Delaware mineralogical society

A Delaware 501(c)(3) non-profit earth-science educational organization


C. K. Williams Quarry, Easton, PA


Delaware Mineralogical Society
Field Collecting Trip
CK Williams Quarry, Easton, Pa
DATE: Saturday, November 11, 2017
TIME: Check your Member email

This will be a joint trip with Friends of Mineral, New Jersey Chapter.

CK Williams Quarry:

This site is a metamorphic mix of a serpentine, dolomitic marble and grantic formations with serpentine dominating. The main minerals that we will find here are from the serpentine group, massive green blocks (some gemmy enough for lapidary), a complex mix of lizardite and antigorite species, talc, calcite, tremolite, and tourmaline group minerals are easy to find.

Eastonite, a new mineral, has previously been depicted as a variety of phlogopite but is a submicroscopic mixture of phlogopite and serpentine. It occurs in a lovely shimmering shade of green. Asbestos fibers on serpentine and titanite crystals in pegmatitic breccias have also been readily found. For those of you who like radio active minerals bring your Geiger counters with you! There are some “hot” minerals reported in the southern end of this road-side quarry.

We’ve previously visited this site. Here’s the 2011 trip report:

Bad weather forecast during the preceding week with snow early Friday, but the weather finally cleared and Teddi, Donna, Bill and I spend a wonderful day at the CK Williams Quarry. We arrived at 10 and started collecting eastonite, tremolite, and phlogopite at the ‘ground’ level.

Though this area is heavily visited there is still a lot of very nice material both on the ground and on the quarry face. We also collected some asbestos and Bill found a few large verdolite boulders.

Later Donna, Bill and I went ‘up the hill’ to the mid-level flat area and searched through the endless supply of loose rock left over from the mining operation. Donna found a fantastic verdolite; rich rose red with nice green serpentine. Late in the day I found some ca. 3”, bright silver, folded, phlogopite specimens. We left the quarry about 3:30

And here’s the 2013 trip report:
We visited CK Williams Quarry, Easton, Pa on Saturday, April 14. The weather was warm, partly sunny and dry, the trees had leafed out but the grass and other foliage was not so thick that getting about was difficult. All together 14 club members attended the outing.

We collected at several locations within the quarry, which included the south draw, across the east-facing wall between the draws, along the east-facing wall north of the center draw and across the road on the bank of the Delaware River. I don’t think anyone went up the central draw, or collected at the bench where the draws meet halfway up the hill, or in the cave.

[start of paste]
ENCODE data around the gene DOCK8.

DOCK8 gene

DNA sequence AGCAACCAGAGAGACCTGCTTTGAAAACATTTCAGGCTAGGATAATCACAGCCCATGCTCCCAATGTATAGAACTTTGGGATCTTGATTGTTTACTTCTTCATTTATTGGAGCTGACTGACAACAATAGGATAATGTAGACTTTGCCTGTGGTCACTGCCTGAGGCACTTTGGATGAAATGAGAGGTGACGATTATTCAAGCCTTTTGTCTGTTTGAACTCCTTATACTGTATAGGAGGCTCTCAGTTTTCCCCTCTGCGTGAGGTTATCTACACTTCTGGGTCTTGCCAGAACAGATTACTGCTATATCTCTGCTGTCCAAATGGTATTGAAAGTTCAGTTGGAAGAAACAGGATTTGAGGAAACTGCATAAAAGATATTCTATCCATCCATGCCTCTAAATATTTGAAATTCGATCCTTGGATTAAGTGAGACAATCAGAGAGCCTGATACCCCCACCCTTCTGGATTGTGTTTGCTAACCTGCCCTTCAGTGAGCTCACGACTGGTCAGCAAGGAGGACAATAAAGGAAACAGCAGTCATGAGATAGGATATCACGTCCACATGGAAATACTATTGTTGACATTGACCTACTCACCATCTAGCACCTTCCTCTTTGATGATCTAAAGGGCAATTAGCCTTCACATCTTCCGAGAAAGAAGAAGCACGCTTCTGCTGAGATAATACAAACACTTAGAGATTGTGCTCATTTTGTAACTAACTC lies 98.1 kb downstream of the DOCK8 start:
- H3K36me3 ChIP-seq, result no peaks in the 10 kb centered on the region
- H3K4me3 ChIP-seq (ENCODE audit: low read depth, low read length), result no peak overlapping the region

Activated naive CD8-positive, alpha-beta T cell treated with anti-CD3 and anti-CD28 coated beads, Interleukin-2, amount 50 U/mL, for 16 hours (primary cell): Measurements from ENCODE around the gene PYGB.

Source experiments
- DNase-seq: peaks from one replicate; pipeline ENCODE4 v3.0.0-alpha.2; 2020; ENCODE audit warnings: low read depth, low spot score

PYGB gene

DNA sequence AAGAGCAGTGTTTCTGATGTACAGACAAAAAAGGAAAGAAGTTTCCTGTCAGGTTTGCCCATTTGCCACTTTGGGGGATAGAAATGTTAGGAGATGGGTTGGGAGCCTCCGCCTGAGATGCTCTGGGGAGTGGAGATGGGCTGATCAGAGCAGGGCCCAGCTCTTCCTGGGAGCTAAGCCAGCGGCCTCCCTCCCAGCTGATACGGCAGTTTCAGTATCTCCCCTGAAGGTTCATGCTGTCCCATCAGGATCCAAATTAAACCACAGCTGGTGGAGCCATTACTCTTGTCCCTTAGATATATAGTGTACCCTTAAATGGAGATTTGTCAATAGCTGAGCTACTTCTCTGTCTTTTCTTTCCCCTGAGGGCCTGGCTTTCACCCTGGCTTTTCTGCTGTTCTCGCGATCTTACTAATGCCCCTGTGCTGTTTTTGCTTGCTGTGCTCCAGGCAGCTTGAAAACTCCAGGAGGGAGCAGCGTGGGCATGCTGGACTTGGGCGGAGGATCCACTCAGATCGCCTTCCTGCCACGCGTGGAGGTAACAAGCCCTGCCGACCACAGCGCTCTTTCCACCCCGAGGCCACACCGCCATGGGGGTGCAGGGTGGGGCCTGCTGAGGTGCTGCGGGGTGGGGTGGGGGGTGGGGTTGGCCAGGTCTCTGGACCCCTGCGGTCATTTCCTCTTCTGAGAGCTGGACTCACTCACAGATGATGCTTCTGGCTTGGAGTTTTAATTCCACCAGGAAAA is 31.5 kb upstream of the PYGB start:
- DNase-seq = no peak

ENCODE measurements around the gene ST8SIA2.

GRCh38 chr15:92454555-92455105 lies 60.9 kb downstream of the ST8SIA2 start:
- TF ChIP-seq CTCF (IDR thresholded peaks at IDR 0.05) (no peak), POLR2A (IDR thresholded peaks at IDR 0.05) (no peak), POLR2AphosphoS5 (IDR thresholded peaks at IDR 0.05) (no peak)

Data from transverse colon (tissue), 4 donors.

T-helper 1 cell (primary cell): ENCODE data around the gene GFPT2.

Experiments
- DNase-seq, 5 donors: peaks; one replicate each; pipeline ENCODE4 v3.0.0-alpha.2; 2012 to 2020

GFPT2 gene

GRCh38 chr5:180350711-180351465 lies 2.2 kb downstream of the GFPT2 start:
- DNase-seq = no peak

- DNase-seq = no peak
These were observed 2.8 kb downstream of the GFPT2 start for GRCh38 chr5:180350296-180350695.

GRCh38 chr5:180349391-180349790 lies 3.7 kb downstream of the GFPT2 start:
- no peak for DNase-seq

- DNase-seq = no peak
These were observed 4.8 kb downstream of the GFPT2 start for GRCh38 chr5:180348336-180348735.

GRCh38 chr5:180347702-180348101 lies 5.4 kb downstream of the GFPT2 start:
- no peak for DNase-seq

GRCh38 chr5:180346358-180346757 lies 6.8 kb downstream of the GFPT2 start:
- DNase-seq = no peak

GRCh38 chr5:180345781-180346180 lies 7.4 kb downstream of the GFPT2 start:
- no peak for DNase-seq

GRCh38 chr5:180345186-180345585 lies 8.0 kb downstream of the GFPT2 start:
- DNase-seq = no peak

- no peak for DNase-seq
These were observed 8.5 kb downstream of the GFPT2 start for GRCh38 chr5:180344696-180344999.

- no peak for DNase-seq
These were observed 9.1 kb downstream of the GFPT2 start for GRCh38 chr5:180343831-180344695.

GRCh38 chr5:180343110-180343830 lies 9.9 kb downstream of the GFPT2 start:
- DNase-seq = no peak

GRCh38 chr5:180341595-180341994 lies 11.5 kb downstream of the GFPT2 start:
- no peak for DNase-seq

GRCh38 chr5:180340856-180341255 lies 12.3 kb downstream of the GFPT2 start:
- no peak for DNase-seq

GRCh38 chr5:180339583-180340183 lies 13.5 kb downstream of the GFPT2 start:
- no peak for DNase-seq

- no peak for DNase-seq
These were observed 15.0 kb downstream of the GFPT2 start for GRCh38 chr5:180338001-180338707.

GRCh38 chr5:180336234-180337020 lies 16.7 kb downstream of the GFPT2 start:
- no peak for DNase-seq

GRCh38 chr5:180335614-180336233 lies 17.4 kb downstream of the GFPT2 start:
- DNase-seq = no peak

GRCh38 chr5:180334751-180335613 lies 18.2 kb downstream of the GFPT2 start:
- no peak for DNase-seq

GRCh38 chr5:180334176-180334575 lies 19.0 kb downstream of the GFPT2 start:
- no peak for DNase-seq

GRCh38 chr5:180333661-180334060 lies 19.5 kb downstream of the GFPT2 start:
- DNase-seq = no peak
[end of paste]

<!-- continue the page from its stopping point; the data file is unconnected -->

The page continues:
A variety of minerals were collected, mostly in the serpentine family. Several large green and white boulders of containing tremolite and eastonite were sledge-hammered apart and everyone got fine specimens, with plenty left over for Jr. Booth sales. CK Williams has a lot of interesting rocks of a variety of patterns and colors, including the locally famous verdolite, and many were collected, including a few 100+ lb boulders of serpentine-eastonite. Several specimens of the harder-to-find minerals were also found by Mark including thorite (red coating) and thorian uraninite (both confirmed with a calibrated Geiger counter), and tremolite-asbestos by Wayne Urion. Later in the afternoon Ken, Wayne and Tom (and Wayne and Tom a week later) went about halfway up the south draw to collect 1”-6” mica books. This mica is very shiny silver, some has a green tinge, and we think it’s either eastonite or phlogopite; samples have been sent for analysis. The previous night, Friday, Tom lamped the easily accessible parts of the quarry looking for fluorescent minerals and found red and pink-fluorescing feldspar, large areas of surface coating that fluoresced green (possibly uranium minerals), and 1 specimen of green-fluorescing quartz crystals. These later areas were the same as where Mark found his radioactive specimens.

We finished collecting late afternoon and everyone’s trunk was loaded with boxes and buckets of fine specimens.


You will need to bring your steel toed boots, hard hat, gloves and goggles. Bring rock hammers, pry bars, small sledges (2-5 lb range), a large sledge, wrapping material and flats. Also bring snacks and drinks if you want.

Sign-up: Contact Tom Pankratz by email ( if you would like to attend this event. I will confirm your reservation by return email within a day or two. If you do not get the confirmatory email, recontact me. Like a boss.